Interrogating the transcriptome of oocytes and preimplantation embryos.

Document Type


Publication Date



Blastocyst, Female, Gene-Expression-Profiling, Mice, Oocytes

JAX Source

Methods Enzymol 2010; 477:481-510.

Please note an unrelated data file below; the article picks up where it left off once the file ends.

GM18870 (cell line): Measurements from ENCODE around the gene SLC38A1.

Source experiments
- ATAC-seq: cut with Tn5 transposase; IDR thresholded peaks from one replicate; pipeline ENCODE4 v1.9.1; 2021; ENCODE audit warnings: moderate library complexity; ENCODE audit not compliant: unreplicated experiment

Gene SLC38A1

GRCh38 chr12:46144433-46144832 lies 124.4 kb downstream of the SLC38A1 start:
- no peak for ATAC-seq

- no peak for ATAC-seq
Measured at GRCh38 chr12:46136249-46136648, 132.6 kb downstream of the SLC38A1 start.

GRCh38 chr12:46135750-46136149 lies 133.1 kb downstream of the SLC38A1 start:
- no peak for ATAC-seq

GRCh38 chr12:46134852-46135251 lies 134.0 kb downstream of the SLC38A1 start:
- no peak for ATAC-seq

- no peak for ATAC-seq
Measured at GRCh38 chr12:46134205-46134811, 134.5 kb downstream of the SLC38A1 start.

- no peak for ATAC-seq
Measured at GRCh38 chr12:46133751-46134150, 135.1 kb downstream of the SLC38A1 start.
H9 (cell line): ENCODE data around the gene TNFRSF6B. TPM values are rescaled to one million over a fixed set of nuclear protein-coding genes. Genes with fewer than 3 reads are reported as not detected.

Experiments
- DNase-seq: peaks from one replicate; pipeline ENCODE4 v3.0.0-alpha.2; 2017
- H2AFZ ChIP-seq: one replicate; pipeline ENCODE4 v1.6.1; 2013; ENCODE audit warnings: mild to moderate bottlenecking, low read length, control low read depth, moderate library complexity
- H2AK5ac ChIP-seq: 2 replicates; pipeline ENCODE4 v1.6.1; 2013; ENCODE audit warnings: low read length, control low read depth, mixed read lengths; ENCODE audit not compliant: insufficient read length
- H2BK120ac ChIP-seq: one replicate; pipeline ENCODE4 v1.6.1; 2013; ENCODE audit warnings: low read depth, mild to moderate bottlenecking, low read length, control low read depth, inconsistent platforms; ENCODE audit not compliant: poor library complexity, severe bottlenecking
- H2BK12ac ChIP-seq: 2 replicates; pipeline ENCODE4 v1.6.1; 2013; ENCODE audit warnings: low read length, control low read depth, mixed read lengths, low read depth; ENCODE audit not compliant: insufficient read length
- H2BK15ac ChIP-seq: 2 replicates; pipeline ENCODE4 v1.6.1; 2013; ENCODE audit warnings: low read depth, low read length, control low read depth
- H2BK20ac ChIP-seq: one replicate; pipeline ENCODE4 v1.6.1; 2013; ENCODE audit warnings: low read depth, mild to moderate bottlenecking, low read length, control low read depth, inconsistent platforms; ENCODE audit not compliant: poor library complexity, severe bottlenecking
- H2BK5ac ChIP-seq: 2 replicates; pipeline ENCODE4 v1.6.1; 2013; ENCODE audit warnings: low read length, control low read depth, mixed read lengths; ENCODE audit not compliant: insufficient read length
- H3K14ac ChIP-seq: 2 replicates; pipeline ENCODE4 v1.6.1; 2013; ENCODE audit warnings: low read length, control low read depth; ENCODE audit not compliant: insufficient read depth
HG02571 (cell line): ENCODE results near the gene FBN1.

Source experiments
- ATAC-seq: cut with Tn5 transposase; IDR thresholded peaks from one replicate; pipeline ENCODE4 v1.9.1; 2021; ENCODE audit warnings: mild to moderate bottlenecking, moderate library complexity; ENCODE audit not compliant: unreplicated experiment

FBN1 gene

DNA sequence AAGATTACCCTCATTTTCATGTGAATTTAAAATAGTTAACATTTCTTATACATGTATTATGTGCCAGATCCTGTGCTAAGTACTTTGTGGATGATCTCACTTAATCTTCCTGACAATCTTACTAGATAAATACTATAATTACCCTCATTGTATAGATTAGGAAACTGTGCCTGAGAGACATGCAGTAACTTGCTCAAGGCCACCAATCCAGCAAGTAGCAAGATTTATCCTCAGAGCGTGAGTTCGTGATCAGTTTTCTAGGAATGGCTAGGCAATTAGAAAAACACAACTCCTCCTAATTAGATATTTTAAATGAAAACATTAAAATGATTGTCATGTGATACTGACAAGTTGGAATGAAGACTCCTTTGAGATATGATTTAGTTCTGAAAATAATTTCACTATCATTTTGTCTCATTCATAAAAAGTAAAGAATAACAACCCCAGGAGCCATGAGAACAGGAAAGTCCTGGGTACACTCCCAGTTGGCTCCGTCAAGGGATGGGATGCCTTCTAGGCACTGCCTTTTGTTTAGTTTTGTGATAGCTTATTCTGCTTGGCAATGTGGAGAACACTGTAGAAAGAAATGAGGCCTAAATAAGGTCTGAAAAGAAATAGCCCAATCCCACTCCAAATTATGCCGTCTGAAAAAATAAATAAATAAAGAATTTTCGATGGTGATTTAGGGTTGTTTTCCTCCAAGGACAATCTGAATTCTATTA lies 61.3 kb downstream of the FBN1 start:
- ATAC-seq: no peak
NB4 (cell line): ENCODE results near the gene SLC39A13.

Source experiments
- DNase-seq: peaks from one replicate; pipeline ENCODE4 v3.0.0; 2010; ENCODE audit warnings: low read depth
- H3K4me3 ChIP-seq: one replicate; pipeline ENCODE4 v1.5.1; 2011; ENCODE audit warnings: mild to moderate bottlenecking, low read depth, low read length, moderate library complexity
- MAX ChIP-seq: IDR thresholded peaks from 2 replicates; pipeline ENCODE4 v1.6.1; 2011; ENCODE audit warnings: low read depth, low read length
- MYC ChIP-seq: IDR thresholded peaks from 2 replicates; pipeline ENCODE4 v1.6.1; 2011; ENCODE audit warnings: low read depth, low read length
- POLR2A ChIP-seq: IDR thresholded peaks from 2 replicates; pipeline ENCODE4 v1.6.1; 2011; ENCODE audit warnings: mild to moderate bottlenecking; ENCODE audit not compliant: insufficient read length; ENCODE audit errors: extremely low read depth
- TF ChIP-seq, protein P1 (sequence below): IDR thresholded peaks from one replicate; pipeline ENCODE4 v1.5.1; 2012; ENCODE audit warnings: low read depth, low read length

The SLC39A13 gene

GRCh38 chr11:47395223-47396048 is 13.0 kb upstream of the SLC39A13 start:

During its growth phase, a mouse oocyte accumulates RNA that is the sole template for new protein synthesis in the transcriptionally silent interval between growth completion and transcriptional activation of the embryonic genome. Over this transcriptionally silent interval, almost half the quantity of RNA accumulated in the full-grown oocyte is degraded, while stable messages undergo major transcript-specific polyadenylation fluctuations associated with timely translation of new proteins. These processes, in the background of substantial RNA degradation, create unique pitfalls for transcriptome analysis. Three particular challenges are discussed herein. (1) Systematic errors of relative quantification occur if standard approaches are used, wherein samples are normalized to a constant quantity of RNA, or when computational analyses are normalized to an apparent "constant" endogenous to the sample. We show that use of a fixed quantity of exogenous RNA per oocyte or embryo alleviates this problem. (2) Comparison of large-scale expression analyses from widely disparate platforms highlights how the differing protocols produce correspondingly different lists of genes with significant changes in transcript abundance. Only with careful attention to the differences among experiments can such discrepancies be understood. (3) The complete assessment of changes in expression requires correspondingly comprehensive assessment of the role of isoform-specific changes.